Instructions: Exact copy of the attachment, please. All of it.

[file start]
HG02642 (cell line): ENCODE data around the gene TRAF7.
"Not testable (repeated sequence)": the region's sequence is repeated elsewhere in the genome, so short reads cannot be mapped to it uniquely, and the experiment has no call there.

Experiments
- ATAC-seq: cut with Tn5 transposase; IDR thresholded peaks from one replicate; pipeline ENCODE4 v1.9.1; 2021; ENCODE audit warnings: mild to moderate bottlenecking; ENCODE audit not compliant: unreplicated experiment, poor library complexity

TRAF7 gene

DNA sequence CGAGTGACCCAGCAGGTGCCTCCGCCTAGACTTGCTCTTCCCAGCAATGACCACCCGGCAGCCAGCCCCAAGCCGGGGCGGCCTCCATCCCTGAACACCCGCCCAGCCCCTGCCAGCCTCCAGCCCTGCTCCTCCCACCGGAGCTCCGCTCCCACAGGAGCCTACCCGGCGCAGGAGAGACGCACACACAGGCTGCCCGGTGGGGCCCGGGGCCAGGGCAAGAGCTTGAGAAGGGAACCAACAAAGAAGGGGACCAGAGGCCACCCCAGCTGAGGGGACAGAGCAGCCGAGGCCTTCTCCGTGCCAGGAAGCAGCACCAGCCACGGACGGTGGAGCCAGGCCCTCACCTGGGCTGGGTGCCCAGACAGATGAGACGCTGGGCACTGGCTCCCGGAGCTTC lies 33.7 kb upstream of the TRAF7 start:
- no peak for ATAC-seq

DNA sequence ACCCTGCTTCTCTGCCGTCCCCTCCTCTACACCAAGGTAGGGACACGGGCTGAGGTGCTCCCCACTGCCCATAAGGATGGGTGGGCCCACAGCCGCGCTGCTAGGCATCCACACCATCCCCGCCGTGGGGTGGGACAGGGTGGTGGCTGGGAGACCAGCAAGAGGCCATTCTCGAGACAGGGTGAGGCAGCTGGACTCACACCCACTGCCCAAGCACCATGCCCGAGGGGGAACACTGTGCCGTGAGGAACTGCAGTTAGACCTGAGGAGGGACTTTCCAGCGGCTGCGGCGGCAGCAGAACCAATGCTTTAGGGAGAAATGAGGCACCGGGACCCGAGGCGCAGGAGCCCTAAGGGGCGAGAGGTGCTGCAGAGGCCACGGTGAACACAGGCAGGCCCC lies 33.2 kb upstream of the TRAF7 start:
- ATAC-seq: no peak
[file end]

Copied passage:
HG02642 (cell line): ENCODE data around the gene TRAF7.
"Not testable (repeated sequence)": the region's sequence is repeated elsewhere in the genome, so short reads cannot be mapped to it uniquely, and the experiment has no call there.

Experiments
- ATAC-seq: cut with Tn5 transposase; IDR thresholded peaks from one replicate; pipeline ENCODE4 v1.9.1; 2021; ENCODE audit warnings: mild to moderate bottlenecking; ENCODE audit not compliant: unreplicated experiment, poor library complexity

TRAF7 gene

DNA sequence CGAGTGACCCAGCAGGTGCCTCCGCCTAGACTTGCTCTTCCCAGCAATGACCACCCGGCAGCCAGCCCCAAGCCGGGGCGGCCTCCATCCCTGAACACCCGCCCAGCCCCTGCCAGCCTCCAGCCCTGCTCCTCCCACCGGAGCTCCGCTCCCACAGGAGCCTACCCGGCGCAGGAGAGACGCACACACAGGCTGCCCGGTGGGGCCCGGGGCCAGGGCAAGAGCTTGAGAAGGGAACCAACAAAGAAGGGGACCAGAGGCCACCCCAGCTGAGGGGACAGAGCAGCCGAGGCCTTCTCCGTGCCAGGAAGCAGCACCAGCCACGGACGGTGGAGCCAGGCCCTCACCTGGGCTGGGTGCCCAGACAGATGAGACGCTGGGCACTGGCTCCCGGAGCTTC lies 33.7 kb upstream of the TRAF7 start:
- no peak for ATAC-seq

DNA sequence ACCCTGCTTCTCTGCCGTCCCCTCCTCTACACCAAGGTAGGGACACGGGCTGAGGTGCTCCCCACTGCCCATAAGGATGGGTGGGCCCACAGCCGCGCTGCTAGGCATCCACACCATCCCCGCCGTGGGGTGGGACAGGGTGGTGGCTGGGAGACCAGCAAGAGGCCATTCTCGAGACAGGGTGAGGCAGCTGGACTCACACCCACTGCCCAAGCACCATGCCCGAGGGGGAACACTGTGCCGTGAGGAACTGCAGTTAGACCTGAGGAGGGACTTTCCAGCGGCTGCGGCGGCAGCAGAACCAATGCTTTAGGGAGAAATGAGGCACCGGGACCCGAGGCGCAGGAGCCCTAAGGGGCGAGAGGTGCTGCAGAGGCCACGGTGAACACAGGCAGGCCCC lies 33.2 kb upstream of the TRAF7 start:
- ATAC-seq: no peak